The iAuditor platform functions as an inspection and auditing software for promoting safety, quality, security, and compliance with industry standards and regulations. As a versatile mobile app, it can help users with the following:

  • Easily conduct paperless inspections and submit digital reports in a timely manner
  • Automatically save data in the cloud for secure storage
  • Watch out for trends using information collected over time and use the same information for conducting employee trainings
  • Seamlessly integrate with software you already have in use
  • Implement changes and continuous process improvements across the board

iAuditor can help your organization operate in accordance with 6S Lean (5S + Safety), Six Sigma (6S), and Good Manufacturing Practices (GMP), among others, in the effort towards sustainable change.

Examples of What iAuditor Can Do Across Industries

Sustainability in Fashion

There is a drive for speed, low production costs, and bigger volume in some areas of the fashion industry, contributing to its negative impact on the environment (microplastics from synthetic fibers, hazardous chemicals, and large volumes of textile waste). Thus, if a company produces clothing made of durable fabrics, employs sustainably grown cotton, adheres to circular economy concepts across its value chain, and uses less hazardous chemicals, it can become more environmentally conscious. These actions in the fashion industry can contribute to sustainable change.

Sustainability in Transportation

A report from the International Plant Protection Convention (IPPC) states that 14 percent of all greenhouse gas emissions come from transport and most are largely attributable to passenger cars.

With iAuditor, companies can help reduce their carbon footprint by having inspections or audits completed on-site and still be able to collect all needed signatures remotely in real-time.

Here are other examples of what can iAuditor do to help in transportation:

Sustainability in the Food Sector

A business that strives to cultivate its crops without (or with minimal use of) hazardous pesticides, relying instead on organic farming and biomimicry approaches, is undoubtedly less damaging. iAuditor can help you with paperless and more efficient food handling or with implementing a Food Safety Management System such as in the use of the HACCP Plan.

Sustainability in the Healthcare Industry

Healthcare services encourage sustainability through a variety of strategies—zero-waste regulations (for solid and medical waste), water conservation, and telemedicine services—that reduce carbon-based energy consumption.

An example of how iAuditor can help contribute to sustainable change in the healthcare industry is using Process Safety Management (PSM) or the OSHA process safety management standard which establishes rules for preventing environmentally catastrophic chemical discharges that are poisonous, reactive, flammable, or explosive.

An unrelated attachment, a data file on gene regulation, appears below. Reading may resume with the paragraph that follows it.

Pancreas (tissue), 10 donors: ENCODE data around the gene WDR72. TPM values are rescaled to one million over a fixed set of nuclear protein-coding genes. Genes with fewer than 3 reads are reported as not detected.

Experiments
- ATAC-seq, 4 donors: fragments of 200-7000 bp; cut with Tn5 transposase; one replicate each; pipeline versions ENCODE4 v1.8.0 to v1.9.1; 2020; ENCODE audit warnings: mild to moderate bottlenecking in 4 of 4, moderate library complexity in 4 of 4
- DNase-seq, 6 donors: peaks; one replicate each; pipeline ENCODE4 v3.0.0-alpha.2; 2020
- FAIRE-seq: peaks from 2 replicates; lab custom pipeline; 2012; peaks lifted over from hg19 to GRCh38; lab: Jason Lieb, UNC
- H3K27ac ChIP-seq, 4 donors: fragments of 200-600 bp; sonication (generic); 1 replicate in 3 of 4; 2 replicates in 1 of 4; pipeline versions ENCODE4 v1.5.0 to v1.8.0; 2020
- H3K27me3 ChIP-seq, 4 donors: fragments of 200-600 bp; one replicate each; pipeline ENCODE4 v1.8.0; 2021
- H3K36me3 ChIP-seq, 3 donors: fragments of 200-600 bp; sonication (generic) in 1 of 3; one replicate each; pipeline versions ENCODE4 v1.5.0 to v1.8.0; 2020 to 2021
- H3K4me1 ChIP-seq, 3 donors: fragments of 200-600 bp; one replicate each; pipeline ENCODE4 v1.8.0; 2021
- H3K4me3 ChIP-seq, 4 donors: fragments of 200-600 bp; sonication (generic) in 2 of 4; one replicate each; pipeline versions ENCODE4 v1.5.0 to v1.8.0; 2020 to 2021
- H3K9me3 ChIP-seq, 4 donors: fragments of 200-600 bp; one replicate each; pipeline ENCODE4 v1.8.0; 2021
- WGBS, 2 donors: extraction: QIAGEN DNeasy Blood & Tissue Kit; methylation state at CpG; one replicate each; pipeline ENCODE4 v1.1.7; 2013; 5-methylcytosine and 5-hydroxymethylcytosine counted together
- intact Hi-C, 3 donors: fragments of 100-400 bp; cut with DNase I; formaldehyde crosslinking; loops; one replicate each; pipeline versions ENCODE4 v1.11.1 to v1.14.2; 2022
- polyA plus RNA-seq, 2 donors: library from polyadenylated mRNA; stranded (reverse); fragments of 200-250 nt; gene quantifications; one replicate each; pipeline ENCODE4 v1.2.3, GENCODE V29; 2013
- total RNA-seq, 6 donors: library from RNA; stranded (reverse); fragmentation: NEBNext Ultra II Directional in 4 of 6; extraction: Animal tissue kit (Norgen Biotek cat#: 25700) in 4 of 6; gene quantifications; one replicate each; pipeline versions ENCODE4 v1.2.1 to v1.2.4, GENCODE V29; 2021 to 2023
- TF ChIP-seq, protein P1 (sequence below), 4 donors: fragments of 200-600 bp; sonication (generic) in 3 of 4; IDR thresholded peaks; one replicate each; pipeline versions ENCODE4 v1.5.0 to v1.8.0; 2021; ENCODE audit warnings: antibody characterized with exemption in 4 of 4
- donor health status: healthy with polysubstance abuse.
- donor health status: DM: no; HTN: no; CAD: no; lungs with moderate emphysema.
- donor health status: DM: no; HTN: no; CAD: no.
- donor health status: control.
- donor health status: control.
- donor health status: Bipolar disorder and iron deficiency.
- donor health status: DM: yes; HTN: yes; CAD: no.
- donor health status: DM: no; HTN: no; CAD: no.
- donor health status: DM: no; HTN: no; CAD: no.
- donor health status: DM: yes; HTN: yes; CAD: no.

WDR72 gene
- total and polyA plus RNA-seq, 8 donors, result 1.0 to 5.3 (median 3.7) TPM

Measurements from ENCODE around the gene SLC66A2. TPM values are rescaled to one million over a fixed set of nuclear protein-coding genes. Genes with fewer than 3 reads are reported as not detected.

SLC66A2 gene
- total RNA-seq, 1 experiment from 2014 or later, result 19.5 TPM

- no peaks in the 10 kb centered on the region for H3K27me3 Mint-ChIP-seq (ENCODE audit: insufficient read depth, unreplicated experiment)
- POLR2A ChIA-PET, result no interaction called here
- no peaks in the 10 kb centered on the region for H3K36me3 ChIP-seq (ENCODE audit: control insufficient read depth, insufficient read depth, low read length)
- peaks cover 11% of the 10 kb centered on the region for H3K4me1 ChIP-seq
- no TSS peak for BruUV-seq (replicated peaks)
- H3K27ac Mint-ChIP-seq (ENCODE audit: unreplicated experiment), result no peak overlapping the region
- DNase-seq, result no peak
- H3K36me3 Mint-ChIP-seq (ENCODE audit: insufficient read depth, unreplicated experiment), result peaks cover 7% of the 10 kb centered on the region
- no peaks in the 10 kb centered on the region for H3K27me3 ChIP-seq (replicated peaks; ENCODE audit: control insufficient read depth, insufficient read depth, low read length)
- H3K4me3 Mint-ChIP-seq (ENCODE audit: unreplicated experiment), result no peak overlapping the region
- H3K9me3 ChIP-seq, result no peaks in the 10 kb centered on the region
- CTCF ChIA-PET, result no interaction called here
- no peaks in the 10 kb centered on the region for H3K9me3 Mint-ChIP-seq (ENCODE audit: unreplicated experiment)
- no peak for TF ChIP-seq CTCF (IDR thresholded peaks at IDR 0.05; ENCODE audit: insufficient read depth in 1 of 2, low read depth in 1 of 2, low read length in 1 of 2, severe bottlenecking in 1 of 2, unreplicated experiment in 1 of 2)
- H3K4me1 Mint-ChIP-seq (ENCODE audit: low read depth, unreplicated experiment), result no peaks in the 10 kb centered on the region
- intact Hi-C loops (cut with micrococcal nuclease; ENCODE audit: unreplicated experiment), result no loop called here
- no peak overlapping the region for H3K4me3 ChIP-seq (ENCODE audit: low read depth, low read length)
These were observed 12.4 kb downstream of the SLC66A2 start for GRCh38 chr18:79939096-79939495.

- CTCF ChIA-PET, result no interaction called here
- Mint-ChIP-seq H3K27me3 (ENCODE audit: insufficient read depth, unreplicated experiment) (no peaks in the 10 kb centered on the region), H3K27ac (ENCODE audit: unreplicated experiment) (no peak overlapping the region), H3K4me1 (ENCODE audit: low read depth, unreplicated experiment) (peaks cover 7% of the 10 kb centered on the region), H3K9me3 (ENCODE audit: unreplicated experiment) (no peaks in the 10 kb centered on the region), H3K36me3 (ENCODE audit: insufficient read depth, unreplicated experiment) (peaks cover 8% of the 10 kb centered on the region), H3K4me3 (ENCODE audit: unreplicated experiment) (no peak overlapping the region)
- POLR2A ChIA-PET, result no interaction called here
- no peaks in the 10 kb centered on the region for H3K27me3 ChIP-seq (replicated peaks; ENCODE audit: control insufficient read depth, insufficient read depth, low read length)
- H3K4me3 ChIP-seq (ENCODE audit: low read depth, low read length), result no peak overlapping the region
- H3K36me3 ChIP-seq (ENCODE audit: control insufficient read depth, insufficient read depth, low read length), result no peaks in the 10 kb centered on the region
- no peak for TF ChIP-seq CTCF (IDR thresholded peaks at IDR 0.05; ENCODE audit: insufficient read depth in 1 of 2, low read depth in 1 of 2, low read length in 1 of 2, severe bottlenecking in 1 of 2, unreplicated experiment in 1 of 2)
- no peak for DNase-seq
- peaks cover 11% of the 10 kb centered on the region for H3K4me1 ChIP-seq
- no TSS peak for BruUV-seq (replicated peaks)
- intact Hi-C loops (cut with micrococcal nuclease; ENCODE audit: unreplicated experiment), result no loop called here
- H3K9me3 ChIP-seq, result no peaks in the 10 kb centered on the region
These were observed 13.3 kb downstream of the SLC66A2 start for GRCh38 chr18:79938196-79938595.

Sustainability in the Workplace: Operations and Management System

Workplaces can also be organized in sustainable ways. For instance, companies betting on new technologies can opt to become paperless or providing conditions and training for employees to recycle are being careful about waste management. Another example is for workplaces to increase efficiency by using digital checklists or audits such as in retail inventory management, quality assurance and quality control.

Here is an example of a Kaizen Report Template that can help monitor and implement continuous improvement efforts in the workplace.

Kaizen Report Template

Kaizen Report Template | SafetyCulture

The materials used by businesses, how they are sourced and from where, and whether products are designed with eco-design principles in mind or distribution optimization are also areas with room for improvement when it comes to sustainability.

Companies may also use these helpful management tools for improving business processes and check policies and procedures as guidelines to help shape your company’s culture and employee behavior.

loida bauto safetyculture content contributor

SafetyCulture Content Contributor

Loida Bauto

Loida Bauto is a content contributor for SafetyCulture. An Interior Designer by training, she began to pursue her passion for writing in 2017. Her interests involve a diverse range of topics such as Disability, Universal Design, and Sustainability, among other matters that aim to improve the world we live in. She is a self-published book author in 2018 and 2021.

Loida Bauto is a content contributor for SafetyCulture. An Interior Designer by training, she began to pursue her passion for writing in 2017. Her interests involve a diverse range of topics such as Disability, Universal Design, and Sustainability, among other matters that aim to improve the world we live in. She is a self-published book author in 2018 and 2021.